Dis-ease about illness yesterday and today
There was a sleeping porch attached to my bedroom in the house I rented in Washington, DC, during graduate school. Around the turn of the 20th century, the presence of this architectural feature was a clear indication of respiratory problems in a family. Houses were altered to give tuberculosis sufferers access to fresh air.
I was struck by the commonalities between the social and cultural response to COVID and TB when I re-read a book by one of my dissertation advisors, Katherine Ott’s Fevered Lives: Tuberculosis in American Culture since 1870. Can exploring these similarities help us to connect emotionally—both with our forebears and with our neighbors?
Like COVID, TB can affect many parts of the body but primarily attacks the lungs. It is endemic in the U.S. and at its peak in the mid-19th century killed 1 out of 5 adults. A 1904 mortality rate of 200 deaths per 100,00 mirrors the latest COVID surge. Unlike COVID, TB is infectious rather than contagious—it’s spread by airborne germs (mycobacterium), and usually ran its course in two and a half to five years. Some patients recovered, many did not.
Like COVID treatments before the vaccine, TB treatments weren’t very effective until the mid-20th century, when chemotherapy became available. From 1920 to 1950, collapsing a lung on purpose to “rest” it was the most common form of treatment; doctors might also remove some ribs. Quack serums and antitoxins made from turtles and horses bring to mind the use of the deworming drug ivermectin to treat COVID. Perhaps the equivalent of injecting bleach for COVID, one TB doctor argued that shaving resulted in mass deaths; he believed that a beard protected the throat and lungs. (So much for the women!)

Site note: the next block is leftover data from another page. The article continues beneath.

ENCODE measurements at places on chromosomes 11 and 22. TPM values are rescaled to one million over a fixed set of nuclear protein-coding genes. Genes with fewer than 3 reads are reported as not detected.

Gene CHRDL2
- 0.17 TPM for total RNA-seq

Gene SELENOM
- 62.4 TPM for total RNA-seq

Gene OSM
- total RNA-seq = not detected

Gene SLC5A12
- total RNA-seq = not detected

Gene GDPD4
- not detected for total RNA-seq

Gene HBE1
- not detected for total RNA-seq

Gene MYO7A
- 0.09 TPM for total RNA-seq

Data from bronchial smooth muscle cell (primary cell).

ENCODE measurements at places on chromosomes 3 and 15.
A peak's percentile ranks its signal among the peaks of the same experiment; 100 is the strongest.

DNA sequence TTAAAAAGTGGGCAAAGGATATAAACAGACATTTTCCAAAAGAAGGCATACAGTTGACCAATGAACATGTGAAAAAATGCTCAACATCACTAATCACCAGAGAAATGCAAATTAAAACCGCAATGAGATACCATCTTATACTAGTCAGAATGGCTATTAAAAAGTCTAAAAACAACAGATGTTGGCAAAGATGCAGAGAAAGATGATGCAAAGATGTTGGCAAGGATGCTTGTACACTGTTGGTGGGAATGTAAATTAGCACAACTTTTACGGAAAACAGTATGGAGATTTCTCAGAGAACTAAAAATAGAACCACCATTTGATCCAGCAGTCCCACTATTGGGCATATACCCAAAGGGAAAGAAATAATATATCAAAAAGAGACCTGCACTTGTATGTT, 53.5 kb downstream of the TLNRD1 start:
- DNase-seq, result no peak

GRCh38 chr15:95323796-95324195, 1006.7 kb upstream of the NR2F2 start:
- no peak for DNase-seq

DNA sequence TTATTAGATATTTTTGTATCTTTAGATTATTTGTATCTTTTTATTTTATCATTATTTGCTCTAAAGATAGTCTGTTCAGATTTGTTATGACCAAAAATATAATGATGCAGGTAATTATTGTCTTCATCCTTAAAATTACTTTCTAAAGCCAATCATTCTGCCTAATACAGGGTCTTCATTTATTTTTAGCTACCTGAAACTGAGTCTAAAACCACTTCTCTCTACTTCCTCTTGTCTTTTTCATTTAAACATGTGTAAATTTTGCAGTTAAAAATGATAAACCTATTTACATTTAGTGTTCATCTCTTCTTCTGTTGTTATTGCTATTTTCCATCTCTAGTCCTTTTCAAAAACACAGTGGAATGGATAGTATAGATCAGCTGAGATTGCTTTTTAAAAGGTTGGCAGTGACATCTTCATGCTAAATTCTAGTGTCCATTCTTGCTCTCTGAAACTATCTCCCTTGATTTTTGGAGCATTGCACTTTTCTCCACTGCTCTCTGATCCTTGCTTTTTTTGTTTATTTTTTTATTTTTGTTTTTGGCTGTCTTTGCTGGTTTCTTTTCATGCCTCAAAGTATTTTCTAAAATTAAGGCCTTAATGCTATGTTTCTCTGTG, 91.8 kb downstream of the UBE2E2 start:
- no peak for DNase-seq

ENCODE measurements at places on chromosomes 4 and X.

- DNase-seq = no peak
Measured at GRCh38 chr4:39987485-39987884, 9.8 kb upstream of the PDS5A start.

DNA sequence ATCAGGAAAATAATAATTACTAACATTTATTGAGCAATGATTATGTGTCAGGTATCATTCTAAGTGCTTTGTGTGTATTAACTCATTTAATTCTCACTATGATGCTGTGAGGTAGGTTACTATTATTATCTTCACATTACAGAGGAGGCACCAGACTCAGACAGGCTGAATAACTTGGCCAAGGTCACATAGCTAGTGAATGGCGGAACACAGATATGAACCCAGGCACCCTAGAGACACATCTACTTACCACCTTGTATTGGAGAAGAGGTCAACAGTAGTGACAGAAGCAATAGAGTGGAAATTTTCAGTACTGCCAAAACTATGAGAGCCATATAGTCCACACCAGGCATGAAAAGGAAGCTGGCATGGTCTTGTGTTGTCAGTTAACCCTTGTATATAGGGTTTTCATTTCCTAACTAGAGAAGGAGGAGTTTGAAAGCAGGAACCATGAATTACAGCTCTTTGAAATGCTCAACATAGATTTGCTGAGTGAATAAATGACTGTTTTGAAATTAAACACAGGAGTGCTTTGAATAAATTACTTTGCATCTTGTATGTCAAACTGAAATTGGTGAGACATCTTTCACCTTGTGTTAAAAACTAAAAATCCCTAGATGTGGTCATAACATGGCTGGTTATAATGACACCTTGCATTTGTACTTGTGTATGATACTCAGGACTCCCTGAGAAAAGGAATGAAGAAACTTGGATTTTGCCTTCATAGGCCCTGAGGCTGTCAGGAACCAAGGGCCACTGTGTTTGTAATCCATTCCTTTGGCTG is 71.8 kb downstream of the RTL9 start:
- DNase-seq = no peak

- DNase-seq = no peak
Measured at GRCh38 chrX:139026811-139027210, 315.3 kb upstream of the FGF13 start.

Like Anthony Fauci, earlier physicians warned that TB was everywhere, and no one was safe. They advocated social distancing and told people to avoid shaking hands and kissing. TB was erroneously believed to be transmitted on money, pets, and library books (remember wiping down our groceries?). Public drinking buckets and cups were replaced with water fountains. Disinfecting everything was recommended, and patients’ belongings were burned when they died.
Merchants and businesspeople, perhaps conflating their self-interest with science, argued that quarantine was the wrong response to TB. These “anti-contagionists” pushed back against public health “sanitationists” and rejected the germ theory of disease, even after it had been verified in 1880; it did not become widely accepted in the U.S. until 1900.
Those who contracted TB were told to isolate. For some, this meant leaving friends and family to travel to supposedly more healthful climates to live in tents and cabins in places like Southern California, Asheville, NC, and the Adirondacks. For those who could afford it, sanitariums offered a stringent “rest cure.” During the pandemic, where I live in the San Francisco Bay area, there has been an exodus (of those who can afford it) to Lake Tahoe, beach towns, and less-populated states.
Early in the 20th century, Dr. J.H. Landis noted:
“Self-preservation demands a radical revision of the definition of personal liberty in order that future generations shall not come into the world chained to a corpse; it demands a radical change, giving the state the power to correct an environment that has left its wrecks through a series of generations.”
The police power of the state was justified to protect the public. Reminiscent of states like Rhode Island that turned away cars with New York license plates at checkpoints early in the COVID pandemic, people were banned from crossing state lines. And, like today’s airlines, officials could forcibly remove infected people from a community if they were believed to be recklessly spreading infection.
Fear and anxiety about disease is nothing new—it’s as old as humanity. So, apparently, are the ways in which we respond.
Image credit: Patients on a "sleeping porch" at Irene Byron Tuberculosis Sanatorium, c. 1927-1928. Ball State University. University Libraries. Archives and Special Collections
Heidi Hackford explores how past and present intersect.